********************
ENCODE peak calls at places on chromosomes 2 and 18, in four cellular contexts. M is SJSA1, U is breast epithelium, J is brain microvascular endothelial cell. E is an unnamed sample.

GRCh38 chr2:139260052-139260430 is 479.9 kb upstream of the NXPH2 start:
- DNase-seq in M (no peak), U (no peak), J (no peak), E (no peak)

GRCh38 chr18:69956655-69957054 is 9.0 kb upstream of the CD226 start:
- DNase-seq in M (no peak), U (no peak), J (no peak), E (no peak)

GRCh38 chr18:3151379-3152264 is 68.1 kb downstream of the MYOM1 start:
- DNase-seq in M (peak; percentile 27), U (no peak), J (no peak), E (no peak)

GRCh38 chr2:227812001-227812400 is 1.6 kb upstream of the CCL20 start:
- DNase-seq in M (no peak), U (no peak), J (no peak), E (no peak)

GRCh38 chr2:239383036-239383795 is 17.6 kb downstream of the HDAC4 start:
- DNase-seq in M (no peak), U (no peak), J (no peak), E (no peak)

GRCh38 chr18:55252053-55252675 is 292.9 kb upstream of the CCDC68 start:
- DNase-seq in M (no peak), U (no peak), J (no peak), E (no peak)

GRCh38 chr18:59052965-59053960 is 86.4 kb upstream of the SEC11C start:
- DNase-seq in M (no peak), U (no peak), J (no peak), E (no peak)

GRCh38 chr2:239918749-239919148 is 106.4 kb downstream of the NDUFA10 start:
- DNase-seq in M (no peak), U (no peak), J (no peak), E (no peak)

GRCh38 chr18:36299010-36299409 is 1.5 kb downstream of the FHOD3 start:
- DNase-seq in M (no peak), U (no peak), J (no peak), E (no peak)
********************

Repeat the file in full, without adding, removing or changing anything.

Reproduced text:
ENCODE peak calls at places on chromosomes 2 and 18, in four cellular contexts. M is SJSA1, U is breast epithelium, J is brain microvascular endothelial cell. E is an unnamed sample.

GRCh38 chr2:139260052-139260430 is 479.9 kb upstream of the NXPH2 start:
- DNase-seq in M (no peak), U (no peak), J (no peak), E (no peak)

GRCh38 chr18:69956655-69957054 is 9.0 kb upstream of the CD226 start:
- DNase-seq in M (no peak), U (no peak), J (no peak), E (no peak)

GRCh38 chr18:3151379-3152264 is 68.1 kb downstream of the MYOM1 start:
- DNase-seq in M (peak; percentile 27), U (no peak), J (no peak), E (no peak)

GRCh38 chr2:227812001-227812400 is 1.6 kb upstream of the CCL20 start:
- DNase-seq in M (no peak), U (no peak), J (no peak), E (no peak)

GRCh38 chr2:239383036-239383795 is 17.6 kb downstream of the HDAC4 start:
- DNase-seq in M (no peak), U (no peak), J (no peak), E (no peak)

GRCh38 chr18:55252053-55252675 is 292.9 kb upstream of the CCDC68 start:
- DNase-seq in M (no peak), U (no peak), J (no peak), E (no peak)

GRCh38 chr18:59052965-59053960 is 86.4 kb upstream of the SEC11C start:
- DNase-seq in M (no peak), U (no peak), J (no peak), E (no peak)

GRCh38 chr2:239918749-239919148 is 106.4 kb downstream of the NDUFA10 start:
- DNase-seq in M (no peak), U (no peak), J (no peak), E (no peak)

GRCh38 chr18:36299010-36299409 is 1.5 kb downstream of the FHOD3 start:
- DNase-seq in M (no peak), U (no peak), J (no peak), E (no peak)